Like many others I use a password manager, the one I've chosen being KeePass. My current setup is quite simple, have the database lie remotely on a server hosted by Digital Ocean which I connect to from the client on my computer and phone, keeps it nice and synced. However, if I ever want to use my passwords on another device, I won't be able to get any of them without first getting a client onto the device. Sure, I can go around with a USB everywhere I go with a client or maybe just a SD card, but I'm lazier than that.
My solution? Making an Android app that launches a web server that is able to access my password database on the phone on the same local network. Simple right? Yeah I thought so at first too, I wanted to cheat a little and make it easy on myself, but ended up having to start from square two (because of some help).
What I wanted was just to use a web based password manager called KeeWeb and serve it with a server and then everything would be fine and dandy. But I forgot some things...
However other users wanted the same kind of feature as me, but the devs aren't interested in making such a feature, so one person took it upon himself to make a plugin for it. Great! But it requires use of PHP for saving the database on the server, I even thought about making my own plugin but I couldn't find any documentation on how their structure work, only some basic infos and examples - not enough for me wanting to jump out into it.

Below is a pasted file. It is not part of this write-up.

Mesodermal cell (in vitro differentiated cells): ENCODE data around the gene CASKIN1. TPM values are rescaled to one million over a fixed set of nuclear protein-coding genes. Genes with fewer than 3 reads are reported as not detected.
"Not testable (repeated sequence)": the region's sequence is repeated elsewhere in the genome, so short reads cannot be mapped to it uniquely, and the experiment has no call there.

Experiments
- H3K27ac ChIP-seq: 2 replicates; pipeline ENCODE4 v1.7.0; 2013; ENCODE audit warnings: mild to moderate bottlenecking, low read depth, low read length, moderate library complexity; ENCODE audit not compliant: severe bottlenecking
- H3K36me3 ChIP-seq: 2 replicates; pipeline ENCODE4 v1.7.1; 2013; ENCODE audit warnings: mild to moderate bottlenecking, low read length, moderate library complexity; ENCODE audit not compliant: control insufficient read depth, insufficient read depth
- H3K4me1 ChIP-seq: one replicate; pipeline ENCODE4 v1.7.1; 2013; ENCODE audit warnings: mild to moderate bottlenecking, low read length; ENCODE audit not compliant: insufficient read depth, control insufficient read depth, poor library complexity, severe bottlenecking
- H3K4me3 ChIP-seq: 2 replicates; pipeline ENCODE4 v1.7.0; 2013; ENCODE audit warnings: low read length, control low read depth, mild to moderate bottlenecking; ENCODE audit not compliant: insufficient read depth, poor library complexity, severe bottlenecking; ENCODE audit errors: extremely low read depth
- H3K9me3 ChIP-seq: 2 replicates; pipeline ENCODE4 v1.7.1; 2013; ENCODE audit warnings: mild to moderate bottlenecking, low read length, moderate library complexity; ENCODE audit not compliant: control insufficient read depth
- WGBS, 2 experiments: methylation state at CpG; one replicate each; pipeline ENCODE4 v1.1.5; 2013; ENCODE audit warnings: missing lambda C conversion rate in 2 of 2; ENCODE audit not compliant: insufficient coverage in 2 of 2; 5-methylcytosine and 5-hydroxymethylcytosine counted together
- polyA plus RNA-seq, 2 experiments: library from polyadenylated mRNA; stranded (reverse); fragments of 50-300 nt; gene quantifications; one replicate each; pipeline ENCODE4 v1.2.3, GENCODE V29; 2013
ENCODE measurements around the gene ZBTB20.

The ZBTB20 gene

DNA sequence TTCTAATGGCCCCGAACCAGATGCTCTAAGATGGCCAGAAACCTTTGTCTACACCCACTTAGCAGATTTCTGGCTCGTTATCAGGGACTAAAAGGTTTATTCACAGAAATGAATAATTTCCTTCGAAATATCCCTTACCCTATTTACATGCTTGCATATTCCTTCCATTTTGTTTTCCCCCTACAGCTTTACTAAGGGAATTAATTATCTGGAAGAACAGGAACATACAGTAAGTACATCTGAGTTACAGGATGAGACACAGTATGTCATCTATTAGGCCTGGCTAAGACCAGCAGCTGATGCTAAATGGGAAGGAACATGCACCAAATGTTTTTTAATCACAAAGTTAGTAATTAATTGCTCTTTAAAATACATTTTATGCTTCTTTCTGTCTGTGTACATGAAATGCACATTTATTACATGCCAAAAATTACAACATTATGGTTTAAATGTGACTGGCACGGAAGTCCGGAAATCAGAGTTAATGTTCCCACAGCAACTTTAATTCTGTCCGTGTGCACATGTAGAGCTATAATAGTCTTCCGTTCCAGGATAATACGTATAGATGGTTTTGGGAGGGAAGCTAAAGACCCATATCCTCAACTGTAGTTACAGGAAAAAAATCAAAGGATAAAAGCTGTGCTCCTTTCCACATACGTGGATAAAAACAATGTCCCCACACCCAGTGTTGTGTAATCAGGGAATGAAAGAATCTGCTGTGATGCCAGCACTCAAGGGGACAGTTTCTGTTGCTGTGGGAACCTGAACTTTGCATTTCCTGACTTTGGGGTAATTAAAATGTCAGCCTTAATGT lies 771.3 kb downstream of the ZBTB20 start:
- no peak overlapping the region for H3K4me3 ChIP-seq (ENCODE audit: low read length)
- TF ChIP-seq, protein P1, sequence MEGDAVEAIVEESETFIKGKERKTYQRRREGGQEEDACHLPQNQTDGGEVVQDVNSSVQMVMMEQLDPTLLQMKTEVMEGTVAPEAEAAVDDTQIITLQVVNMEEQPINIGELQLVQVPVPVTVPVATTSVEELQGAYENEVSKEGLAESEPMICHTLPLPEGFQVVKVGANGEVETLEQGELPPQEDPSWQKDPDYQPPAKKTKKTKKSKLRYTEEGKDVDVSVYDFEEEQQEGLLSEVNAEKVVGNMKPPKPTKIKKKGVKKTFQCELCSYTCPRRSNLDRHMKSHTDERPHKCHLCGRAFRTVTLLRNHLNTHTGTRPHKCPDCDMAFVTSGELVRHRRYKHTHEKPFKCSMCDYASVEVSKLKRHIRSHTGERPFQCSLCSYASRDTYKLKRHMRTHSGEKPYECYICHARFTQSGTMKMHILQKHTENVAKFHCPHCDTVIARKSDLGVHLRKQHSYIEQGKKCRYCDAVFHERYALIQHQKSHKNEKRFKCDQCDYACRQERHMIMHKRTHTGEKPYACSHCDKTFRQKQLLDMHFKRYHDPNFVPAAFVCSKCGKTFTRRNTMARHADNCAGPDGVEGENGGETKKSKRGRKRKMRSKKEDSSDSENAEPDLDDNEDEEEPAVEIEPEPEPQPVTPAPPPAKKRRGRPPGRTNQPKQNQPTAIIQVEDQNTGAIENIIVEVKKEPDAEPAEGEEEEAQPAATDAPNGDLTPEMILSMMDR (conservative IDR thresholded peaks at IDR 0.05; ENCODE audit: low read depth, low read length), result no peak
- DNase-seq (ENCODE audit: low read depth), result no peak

I could use the guys plugin, but I quickly found out that trying to run PHP code as a server in Java was big task on its own - tried a project called Resin/Quercus but couldn't get it to work. Scratch that then.
So I snatched that and then found a great web server in Java called NanoHTTPD that is lightweight and easy to use.
All the basic features for managing the database is there, can create new groups and entries, can move, rename, and delete them, can edit and get data from entries.
Just one drawback... It can't save. Yeah, pretty big core feature missing that makes the project useless without it. As far as my understanding of the problem goes, NanoHTTPD encodes the data, or at least does something to it, that messes up what the server receives. I've created an issue and still waiting an answer, I can see from the Network Inspector tab in my browser that it is sending the send the correct data to the server, but it is not the same that it receives. Trying to encode it before sending doesn't help neither.
The project will be published to my GitHub when I think it is suitable (maybe when save function finally works) or might do it if a number of people request it out of interest etc.
Apart from the saving function I also still need to implement:
- SSL communication
- App can change master password
- A password generator for password fields
- Other small features and fixes